Speaker Pelosi Is Right About the Trigger

Hill Tube has a video up of Speaker Nancy Pelosi (D-CA) talking about the obunlic option “trigger” at yesterday’s news conference. The video does not appear to be embeddable, but here is a rough transcript:

A trigger is an excuse for not doing anything. But everybody’s open to listening to what people have to say. The point is made over and over again that for one reason or another the trigger was not effective in Medicare Part D. … I believe that the bill is the trigger. If anybody wants to … I don’t even want to talk about a trigger. When we’re ready I’ll tell you where we’re going to be.

First of all, Pelosi is correct when she says “for one reason or another the trigger was not effective in Medicare Part D.” Part D, the Medicare prescription drug program, was created under the Medicare Modernization Act of 2003. One reason that the proposed trigger for “a public drug option” failed to get pulled was the huge response of private sector plans entering the program and deliver drugs to seniors at competitive and affordable prices, resulting in a dramatic decrease in the assumed annual premiums for prescription drug coverage.

Private competition, without a “public plan” works very well, thank you very much. But a more important reason that the proposed trigger for that version of the “public plan” was not “effective” was that the “fallback” was not really a “ public plan” for drugs in the first place.

So, Speaker Pelosi is right and wrong at the same time on the same issue. She is right when she says that “trigger” for a “public plan” like that allegedly proposed for Medicare Part D was, in effect, meaningless, and thus she is right to oppose its inclusion in health care legislation. She is also right that the House bill itself is the trigger, and sets up the “public” option to compete against and erode private insurance on a tilted playing field. If she were to adopt a “trigger” mechanism to establish a public plan, sometime in the future, Americans would be dumped of their private coverage by employers and choice and competition would rapidly disappear. The only real purpose of the “trigger” would be to provide a technocratic mechanism for some in Congress to hide behind so that they can personally avoid responsibility for the unpleasant and unpopular consequences. Heritage’s Stuart Butler explains:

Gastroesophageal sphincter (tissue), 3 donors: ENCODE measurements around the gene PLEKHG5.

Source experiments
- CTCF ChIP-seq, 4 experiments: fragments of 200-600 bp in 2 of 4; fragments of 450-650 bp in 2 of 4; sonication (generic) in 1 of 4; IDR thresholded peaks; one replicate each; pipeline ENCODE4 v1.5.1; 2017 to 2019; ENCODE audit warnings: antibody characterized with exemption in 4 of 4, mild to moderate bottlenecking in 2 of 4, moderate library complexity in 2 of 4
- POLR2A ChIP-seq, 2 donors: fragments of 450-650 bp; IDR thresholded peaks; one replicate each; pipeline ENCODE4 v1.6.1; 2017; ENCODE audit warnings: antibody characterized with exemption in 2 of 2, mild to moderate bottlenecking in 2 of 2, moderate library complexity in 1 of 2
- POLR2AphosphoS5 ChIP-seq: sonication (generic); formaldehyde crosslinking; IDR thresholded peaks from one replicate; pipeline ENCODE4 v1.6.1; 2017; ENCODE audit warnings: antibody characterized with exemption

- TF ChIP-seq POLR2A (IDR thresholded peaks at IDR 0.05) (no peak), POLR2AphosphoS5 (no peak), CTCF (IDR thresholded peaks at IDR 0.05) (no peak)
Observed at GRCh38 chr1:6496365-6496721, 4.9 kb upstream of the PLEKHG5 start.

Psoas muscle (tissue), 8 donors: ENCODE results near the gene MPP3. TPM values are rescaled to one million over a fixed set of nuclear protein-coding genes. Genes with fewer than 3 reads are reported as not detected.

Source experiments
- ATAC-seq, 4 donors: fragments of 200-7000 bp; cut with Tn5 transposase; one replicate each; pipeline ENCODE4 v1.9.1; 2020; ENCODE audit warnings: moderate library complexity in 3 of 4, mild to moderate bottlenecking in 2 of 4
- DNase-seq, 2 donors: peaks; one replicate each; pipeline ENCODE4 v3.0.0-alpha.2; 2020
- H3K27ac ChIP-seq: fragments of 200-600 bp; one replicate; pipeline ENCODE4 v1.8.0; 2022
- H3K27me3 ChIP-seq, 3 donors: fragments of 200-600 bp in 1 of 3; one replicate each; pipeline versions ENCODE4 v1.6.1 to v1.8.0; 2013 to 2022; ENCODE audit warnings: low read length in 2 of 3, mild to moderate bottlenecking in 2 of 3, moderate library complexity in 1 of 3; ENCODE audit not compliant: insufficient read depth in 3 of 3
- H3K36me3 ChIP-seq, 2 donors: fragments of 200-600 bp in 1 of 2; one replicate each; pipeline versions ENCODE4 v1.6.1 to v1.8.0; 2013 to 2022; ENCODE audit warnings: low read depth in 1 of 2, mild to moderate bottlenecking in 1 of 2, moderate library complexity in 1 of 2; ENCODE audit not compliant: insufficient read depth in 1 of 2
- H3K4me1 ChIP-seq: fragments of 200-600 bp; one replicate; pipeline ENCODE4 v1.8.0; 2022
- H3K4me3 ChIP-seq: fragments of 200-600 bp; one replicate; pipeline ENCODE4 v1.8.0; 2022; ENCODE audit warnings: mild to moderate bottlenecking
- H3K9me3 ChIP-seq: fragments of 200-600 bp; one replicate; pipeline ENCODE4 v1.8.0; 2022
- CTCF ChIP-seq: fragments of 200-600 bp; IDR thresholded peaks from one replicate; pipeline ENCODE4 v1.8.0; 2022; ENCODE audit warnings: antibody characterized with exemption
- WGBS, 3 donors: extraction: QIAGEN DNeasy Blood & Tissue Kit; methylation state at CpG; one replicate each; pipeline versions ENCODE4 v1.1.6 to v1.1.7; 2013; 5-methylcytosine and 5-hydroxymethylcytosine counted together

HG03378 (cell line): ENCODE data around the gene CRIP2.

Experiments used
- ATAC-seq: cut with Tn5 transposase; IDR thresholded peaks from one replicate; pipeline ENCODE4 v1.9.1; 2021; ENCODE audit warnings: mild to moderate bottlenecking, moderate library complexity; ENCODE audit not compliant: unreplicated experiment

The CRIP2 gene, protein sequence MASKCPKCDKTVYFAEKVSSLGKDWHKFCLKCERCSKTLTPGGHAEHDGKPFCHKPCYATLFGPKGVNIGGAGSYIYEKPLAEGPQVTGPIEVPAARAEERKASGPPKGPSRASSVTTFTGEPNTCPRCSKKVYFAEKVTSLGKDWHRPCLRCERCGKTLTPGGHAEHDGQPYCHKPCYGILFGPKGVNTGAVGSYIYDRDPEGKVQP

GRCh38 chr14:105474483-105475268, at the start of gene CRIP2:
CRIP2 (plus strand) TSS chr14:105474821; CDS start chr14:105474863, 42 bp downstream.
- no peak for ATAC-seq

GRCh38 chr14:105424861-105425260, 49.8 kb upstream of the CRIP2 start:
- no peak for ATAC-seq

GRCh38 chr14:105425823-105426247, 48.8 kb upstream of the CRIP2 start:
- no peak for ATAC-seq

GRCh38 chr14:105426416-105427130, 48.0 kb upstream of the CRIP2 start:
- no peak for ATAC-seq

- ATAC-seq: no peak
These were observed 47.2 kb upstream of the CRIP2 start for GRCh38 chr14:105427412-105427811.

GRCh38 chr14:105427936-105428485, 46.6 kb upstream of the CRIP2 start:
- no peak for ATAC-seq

What a trigger does is hold off the tough decision until future. The public option would essentially become law today, but not go into effect until an undetermined time when economic conditions could be even worse. It is a travesty of democracy because it allows legislators to vote for a plan now, but passes the blame for the catastrophic consequences onto their successors.

Pelosi believes the public option is the greatest idea since sliced bread. We disagree. But at least we both admit that the trigger is absolutely terrible public policy that is only being floated so some members of Congress can avoid accountability for making the real decisions.

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